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The Impact of Healthcare Reform 
on Hospital Consolidation

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McGuireWoods and Juniper Advisory recently presented a free webinar titled "The Impact of Healthcare Reform
on Hospital Consolidation."

Speakers were James E. Burgdorfer, principal of Juniper Advisory in Chicago; Rex J. Burgdorfer, associate at Juniper Advisory; Thomas C. Brown Jr., a partner at McGuireWoods; Barton C. Walker, an attorney at McGuireWoods and Kristian A. Werling, an attorney at McGuireWoods.


Fragmentation of the hospital industry persists
Mr. James Burgdorfer said there continues to be a "staggering" level of fragmentation in the hospital industry. The number of hospitals in systems has increased from 4 percent in 1995 to 55 percent in 2008. Hospital mergers and acquisitions, which reached a high in recent years of 312 in 1996, have tapered off, reaching a recent-year low of 86 in 2003. There were 78 M&As in 2008, the last measured year.

Many of these transactions involved just one or two hospitals, meaning consolidation has progressed slowly compared with other industries like pharmaceuticals, Mr. Burgdorfer said. In fact, the number of hospitals in each system has fallen from 8.1 percent to 7.1 percent from 1995-2008. Meanwhile, the number of separate entities in the hospital sector continues to be high. There were 330 systems and 2,000 independent hospitals in 2008, down from a total of 3,200 in 1995.

From 1995-2008, the number of community hospital systems rose by 63 percent while the number of Catholic systems fell by 32 percent, due to consolidation. The number of "meaningful" for-profit systems also fell from 20 to 15, following some mergers in the 1990s.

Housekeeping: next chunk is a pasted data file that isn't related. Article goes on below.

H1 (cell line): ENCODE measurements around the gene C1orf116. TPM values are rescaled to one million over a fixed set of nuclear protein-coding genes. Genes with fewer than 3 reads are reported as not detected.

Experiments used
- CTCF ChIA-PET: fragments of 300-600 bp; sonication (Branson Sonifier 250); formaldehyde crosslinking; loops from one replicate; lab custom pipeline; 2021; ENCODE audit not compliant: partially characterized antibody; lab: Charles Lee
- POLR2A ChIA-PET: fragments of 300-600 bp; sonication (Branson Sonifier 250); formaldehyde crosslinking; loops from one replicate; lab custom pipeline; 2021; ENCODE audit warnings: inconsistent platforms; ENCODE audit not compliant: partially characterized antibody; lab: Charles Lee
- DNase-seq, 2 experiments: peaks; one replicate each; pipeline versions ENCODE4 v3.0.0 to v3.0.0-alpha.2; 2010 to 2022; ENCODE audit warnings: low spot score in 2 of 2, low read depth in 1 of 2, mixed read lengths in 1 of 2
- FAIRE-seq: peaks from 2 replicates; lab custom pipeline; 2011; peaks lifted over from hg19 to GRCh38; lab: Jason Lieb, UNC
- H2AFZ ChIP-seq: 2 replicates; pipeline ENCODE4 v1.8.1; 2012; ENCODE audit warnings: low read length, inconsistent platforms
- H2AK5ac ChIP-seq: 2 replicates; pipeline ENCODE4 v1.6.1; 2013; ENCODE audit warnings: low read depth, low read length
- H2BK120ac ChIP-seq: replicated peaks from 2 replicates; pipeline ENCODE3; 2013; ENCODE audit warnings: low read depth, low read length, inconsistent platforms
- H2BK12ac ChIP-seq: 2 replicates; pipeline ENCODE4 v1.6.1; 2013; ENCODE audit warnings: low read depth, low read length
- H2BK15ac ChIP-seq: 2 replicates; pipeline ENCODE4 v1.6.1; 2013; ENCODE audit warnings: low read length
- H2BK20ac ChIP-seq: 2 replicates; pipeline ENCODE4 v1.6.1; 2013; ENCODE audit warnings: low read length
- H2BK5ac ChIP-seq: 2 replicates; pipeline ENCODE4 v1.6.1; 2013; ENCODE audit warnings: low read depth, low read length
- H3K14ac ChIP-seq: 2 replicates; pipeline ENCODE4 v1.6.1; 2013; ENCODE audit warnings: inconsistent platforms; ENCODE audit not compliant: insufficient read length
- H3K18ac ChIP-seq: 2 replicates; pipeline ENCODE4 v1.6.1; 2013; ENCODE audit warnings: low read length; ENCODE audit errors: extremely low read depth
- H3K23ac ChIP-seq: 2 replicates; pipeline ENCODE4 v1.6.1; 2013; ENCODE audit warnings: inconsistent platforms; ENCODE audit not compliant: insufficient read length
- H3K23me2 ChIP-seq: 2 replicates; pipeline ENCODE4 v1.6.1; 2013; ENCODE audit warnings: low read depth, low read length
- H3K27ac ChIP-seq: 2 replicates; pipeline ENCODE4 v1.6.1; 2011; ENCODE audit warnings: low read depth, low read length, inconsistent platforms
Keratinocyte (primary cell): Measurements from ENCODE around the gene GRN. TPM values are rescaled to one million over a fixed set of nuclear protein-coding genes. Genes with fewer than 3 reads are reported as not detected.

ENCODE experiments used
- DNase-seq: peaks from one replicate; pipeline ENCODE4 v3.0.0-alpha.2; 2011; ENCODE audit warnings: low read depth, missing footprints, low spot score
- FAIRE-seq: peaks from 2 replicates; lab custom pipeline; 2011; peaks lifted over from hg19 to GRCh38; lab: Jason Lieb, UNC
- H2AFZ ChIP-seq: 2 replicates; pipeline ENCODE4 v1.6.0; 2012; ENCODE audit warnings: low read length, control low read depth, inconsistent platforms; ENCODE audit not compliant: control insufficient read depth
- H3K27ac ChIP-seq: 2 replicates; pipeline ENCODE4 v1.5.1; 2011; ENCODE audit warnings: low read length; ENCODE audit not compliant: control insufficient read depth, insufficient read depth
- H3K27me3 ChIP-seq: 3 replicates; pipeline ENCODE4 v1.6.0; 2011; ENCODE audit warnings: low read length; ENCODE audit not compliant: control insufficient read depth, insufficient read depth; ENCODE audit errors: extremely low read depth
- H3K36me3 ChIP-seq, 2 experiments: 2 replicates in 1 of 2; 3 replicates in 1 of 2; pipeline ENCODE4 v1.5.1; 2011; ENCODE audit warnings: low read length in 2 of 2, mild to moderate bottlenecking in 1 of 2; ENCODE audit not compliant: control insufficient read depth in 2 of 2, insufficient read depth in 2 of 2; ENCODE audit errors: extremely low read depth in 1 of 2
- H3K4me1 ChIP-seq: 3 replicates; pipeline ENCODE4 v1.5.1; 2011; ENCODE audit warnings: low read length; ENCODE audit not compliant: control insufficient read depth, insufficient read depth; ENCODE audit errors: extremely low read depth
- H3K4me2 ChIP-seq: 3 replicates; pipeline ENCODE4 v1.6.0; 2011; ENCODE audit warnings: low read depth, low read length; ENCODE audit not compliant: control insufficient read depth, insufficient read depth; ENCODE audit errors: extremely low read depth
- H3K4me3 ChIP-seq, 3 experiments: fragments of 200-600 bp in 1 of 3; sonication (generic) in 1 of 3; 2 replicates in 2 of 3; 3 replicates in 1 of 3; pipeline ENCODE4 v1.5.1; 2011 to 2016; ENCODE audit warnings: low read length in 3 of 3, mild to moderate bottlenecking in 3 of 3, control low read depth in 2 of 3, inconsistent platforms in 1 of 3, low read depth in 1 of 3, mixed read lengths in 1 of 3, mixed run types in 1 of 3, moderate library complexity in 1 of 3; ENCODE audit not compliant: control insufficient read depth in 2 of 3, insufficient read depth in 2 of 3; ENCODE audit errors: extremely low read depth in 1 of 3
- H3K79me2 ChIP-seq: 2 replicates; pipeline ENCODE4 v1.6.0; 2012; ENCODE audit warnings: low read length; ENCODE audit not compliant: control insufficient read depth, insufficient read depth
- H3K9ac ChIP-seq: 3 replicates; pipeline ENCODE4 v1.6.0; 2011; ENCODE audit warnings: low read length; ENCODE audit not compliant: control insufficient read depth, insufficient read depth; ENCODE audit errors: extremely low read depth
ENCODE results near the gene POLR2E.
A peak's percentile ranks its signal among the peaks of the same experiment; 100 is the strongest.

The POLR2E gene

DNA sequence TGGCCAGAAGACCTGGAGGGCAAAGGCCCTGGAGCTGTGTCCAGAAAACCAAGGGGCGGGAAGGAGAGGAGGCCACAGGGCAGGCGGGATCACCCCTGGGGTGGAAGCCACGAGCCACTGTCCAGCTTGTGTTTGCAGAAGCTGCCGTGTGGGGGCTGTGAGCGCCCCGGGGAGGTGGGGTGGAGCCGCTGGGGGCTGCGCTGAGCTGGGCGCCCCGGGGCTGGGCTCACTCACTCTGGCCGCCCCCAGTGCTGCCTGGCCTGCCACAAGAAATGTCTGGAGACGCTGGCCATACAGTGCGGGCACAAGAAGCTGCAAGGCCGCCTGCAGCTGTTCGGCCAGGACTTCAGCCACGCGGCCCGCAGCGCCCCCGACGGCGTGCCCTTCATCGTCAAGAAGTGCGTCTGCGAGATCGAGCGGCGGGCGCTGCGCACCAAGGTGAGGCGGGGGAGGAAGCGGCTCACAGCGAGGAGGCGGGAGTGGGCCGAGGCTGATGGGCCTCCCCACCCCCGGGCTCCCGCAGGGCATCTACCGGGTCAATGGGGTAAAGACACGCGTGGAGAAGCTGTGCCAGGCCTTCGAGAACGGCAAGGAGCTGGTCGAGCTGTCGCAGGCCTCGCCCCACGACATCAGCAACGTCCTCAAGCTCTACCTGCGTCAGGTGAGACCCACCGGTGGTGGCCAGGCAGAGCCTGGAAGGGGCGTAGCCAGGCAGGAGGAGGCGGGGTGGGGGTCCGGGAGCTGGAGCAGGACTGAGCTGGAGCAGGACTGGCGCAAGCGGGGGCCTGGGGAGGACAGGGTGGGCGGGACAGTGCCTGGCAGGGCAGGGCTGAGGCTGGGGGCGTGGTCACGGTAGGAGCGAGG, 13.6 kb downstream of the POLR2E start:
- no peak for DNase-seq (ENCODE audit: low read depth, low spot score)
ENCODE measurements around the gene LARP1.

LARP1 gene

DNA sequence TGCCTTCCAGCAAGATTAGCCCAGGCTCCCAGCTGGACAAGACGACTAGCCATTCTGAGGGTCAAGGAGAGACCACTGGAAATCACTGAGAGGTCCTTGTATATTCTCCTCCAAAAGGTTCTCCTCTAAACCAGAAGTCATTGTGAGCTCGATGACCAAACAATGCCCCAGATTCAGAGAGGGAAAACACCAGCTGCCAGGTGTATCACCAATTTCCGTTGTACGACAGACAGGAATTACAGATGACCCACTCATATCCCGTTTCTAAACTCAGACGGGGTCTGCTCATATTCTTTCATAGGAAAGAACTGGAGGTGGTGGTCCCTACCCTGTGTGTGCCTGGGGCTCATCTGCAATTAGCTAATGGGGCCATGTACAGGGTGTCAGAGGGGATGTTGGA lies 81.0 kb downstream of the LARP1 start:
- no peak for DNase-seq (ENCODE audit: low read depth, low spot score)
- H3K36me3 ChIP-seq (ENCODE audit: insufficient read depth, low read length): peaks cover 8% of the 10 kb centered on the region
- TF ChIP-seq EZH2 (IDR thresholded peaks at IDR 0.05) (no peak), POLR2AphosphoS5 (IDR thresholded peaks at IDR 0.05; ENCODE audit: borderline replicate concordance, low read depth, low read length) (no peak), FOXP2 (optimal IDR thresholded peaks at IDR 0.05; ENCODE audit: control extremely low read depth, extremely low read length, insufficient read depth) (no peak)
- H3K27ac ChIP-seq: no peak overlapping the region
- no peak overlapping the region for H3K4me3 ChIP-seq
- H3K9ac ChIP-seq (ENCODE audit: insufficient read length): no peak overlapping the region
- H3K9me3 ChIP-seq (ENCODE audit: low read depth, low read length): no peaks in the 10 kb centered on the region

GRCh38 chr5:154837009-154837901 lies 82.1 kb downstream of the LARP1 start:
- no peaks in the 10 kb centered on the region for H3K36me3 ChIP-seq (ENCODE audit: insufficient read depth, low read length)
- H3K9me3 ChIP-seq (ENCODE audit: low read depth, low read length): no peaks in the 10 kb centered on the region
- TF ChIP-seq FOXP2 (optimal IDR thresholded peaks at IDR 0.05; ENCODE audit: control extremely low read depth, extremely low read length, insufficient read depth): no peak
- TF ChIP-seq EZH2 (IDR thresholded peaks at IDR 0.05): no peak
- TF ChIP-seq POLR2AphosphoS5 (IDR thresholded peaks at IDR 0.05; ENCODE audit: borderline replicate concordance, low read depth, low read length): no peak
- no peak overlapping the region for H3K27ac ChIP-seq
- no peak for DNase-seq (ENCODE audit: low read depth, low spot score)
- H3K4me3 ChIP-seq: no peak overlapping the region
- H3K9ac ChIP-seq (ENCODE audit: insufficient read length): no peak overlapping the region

The largest hospital entity, HCA, controls only 4 percent of the market, compared with the airline industry, where the market leader controls 20-30 percent. One reason for hospital fragmentation is a lack of broad access to capital, Mr. Burgdorfer said. Another is a "deeply embedded view that hospitals are a local business," he said. "These hospitals are managed by local boards and governed by local boards." Other causes of fragmentation are the municipal bond market and increasing political opposition to mergers.

Mr. Brown said market forces have not been sufficient to bring consolidation to the hospital industry. "Someone said Americans end up doing the right thing but only because they have to," he said. He said independent hospitals are under more pressure from such forces as healthcare reform and a less friendly bond market. "Market forces will very likely change," Mr. Brown said. "The future is going to be very, very different."

New forces will speed consolidation
Mr. Walker said healthcare reform will affect hospital consolidation in three ways: by decreasing revenues, increasing costs and rewarding integration. The federal government is rolling out value-based purchasing, which shifts payments to hospitals with high quality measures and reduces payments for the rest. Hospitals will consolidate to find new ways of reducing overhead. Because measuring quality takes a great deal of investment, "it wouldn’t surprise me if the larger organizations would be better able to compete," he said.

Meanwhile, hospital costs will rise due to increasing compliance burdens under healthcare reform. For example, hospitals will have to gather information and make reports, such as compiling lists of standard charges and, in the case of not-for-profit hospitals, providing a community needs assessment every three years.